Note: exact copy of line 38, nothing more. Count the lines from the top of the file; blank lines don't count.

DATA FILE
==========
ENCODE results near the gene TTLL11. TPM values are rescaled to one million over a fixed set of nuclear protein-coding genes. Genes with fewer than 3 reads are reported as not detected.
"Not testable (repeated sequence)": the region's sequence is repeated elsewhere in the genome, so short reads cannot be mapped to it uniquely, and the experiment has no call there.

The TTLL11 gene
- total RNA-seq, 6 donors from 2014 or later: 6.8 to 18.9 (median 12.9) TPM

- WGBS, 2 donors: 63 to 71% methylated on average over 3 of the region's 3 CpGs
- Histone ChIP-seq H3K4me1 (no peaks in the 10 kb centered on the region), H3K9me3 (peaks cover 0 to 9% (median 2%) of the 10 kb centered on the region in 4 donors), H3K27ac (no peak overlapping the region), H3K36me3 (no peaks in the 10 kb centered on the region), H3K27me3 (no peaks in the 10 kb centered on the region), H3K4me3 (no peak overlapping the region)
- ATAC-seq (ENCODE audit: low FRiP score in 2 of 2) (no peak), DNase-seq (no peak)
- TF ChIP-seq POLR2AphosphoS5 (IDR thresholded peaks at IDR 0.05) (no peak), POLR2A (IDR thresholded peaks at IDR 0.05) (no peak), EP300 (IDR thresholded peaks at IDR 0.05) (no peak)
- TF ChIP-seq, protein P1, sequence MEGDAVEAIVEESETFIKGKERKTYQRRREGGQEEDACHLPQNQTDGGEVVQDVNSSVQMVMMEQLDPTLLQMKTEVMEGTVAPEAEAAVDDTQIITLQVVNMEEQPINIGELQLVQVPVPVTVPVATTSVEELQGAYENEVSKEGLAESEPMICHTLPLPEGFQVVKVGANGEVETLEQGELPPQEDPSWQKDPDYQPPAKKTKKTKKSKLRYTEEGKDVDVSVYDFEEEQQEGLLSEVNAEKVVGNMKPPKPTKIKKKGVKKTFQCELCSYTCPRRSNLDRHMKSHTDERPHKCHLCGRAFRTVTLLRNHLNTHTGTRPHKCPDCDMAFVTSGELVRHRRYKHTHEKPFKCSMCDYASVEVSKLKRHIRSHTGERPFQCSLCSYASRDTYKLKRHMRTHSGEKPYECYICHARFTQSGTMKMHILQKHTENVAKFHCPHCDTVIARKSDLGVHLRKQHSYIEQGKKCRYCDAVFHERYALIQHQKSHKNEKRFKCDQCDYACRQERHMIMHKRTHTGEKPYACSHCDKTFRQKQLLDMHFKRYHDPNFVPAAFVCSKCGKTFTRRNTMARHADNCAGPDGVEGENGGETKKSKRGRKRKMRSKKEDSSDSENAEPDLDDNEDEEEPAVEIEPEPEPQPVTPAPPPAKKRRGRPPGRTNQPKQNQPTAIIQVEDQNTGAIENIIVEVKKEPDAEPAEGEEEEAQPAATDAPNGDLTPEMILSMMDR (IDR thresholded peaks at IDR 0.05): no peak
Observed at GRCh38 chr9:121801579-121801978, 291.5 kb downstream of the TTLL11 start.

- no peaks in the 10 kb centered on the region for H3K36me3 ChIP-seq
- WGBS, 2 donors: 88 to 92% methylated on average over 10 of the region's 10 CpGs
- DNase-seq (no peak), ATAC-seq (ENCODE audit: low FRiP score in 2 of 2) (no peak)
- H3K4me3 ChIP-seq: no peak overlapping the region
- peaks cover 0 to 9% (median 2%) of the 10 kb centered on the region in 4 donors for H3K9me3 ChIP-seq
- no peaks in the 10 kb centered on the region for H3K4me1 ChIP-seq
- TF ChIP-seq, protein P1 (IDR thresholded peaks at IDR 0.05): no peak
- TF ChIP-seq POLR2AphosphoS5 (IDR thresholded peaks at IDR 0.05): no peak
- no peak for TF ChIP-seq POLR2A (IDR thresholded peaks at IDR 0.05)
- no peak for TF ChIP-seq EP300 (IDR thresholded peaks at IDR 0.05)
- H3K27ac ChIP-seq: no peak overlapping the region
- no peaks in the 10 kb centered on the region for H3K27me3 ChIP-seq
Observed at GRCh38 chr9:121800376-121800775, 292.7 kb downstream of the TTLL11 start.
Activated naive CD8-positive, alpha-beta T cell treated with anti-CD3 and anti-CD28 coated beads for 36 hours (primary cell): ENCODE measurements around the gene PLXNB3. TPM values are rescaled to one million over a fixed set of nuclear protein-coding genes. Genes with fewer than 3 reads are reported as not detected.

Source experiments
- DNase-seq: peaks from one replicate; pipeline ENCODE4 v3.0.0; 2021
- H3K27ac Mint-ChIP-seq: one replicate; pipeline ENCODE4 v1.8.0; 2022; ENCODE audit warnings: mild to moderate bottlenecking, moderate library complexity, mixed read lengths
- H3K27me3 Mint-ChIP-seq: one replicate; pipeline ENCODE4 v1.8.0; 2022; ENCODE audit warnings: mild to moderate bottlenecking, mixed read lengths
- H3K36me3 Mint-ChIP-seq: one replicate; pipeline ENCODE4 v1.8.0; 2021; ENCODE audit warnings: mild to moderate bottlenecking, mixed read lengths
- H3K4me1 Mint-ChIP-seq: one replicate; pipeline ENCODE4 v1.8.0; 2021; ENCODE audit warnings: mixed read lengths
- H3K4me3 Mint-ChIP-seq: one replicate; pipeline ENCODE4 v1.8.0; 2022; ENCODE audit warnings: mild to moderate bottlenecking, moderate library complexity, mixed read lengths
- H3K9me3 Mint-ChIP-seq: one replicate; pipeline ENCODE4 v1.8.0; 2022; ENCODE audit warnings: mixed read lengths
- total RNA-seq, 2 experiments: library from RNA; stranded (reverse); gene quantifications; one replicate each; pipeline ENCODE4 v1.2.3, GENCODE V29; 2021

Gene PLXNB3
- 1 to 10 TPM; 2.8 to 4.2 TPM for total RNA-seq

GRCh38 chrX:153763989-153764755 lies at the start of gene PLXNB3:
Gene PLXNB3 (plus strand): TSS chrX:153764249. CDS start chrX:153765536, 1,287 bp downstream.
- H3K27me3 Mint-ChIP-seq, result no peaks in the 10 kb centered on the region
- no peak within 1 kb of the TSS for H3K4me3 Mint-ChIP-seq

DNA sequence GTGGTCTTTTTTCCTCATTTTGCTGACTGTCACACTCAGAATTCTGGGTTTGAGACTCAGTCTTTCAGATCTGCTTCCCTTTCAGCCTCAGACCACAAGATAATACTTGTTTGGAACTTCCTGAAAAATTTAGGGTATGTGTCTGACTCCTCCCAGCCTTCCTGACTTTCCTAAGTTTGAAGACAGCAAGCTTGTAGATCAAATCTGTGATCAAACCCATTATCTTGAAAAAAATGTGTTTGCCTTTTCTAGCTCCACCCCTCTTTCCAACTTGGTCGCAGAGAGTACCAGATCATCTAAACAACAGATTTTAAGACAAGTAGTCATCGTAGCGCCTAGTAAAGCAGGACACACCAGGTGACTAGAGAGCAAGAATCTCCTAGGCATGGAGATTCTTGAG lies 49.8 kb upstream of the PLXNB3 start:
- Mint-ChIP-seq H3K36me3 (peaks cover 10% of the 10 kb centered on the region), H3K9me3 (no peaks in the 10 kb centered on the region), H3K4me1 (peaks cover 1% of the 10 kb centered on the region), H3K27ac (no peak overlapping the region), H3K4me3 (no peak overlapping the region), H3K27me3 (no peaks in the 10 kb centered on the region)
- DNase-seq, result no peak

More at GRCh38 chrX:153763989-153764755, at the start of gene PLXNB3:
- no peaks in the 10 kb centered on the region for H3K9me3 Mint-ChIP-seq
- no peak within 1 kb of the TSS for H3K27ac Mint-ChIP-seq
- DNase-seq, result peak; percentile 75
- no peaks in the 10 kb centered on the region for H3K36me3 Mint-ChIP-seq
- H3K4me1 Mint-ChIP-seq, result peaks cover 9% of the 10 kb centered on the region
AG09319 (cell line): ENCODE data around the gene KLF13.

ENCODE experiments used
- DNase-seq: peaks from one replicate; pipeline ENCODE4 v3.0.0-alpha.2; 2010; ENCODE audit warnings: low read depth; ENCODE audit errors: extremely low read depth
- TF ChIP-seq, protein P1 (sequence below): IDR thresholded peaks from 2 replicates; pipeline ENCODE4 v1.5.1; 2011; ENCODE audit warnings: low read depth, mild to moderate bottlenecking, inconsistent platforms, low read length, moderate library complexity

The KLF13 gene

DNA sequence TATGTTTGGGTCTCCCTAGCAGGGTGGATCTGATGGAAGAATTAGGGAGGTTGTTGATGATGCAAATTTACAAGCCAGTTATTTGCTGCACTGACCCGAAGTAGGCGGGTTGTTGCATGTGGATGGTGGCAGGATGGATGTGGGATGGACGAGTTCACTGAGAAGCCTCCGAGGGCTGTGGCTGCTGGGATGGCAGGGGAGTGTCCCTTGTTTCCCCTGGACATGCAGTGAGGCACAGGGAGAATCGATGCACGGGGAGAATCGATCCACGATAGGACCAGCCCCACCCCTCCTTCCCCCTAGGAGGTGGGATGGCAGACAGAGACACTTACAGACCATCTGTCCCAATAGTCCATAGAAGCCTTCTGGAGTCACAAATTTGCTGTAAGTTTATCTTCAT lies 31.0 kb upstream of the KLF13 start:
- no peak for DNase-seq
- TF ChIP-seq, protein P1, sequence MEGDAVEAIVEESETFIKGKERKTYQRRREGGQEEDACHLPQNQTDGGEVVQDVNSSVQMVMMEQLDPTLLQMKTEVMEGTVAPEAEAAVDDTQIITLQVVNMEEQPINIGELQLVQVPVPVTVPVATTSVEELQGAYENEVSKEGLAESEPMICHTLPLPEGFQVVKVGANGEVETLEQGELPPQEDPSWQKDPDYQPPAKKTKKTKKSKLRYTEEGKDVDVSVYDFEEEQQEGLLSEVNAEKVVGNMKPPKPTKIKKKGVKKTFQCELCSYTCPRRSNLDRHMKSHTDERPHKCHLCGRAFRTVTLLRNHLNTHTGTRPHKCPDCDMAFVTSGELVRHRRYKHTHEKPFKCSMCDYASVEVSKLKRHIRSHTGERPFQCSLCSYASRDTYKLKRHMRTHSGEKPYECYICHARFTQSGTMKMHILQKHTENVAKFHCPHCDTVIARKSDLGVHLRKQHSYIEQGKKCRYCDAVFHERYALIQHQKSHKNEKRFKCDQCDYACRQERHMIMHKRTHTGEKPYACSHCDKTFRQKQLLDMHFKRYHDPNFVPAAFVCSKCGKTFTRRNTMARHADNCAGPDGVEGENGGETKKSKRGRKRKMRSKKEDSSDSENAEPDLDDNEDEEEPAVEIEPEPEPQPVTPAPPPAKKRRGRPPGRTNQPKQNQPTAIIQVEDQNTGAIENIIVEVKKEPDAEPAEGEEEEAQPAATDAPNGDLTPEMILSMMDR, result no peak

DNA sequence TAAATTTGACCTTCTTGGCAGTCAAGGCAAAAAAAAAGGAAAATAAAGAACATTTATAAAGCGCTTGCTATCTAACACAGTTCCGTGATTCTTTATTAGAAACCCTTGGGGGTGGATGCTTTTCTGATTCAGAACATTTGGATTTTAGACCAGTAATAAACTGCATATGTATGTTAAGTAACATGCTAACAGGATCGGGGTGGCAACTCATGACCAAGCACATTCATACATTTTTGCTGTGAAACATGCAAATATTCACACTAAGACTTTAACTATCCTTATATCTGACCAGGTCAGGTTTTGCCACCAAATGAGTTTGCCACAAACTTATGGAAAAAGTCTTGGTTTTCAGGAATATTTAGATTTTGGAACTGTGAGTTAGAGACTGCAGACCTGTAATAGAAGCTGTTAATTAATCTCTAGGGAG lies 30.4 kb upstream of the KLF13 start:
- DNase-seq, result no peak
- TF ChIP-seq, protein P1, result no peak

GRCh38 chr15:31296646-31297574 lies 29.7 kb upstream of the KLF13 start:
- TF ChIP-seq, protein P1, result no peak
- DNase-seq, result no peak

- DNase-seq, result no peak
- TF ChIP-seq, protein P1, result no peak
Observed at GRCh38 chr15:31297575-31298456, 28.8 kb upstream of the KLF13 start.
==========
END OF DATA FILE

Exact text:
- H3K27me3 Mint-ChIP-seq, result no peaks in the 10 kb centered on the region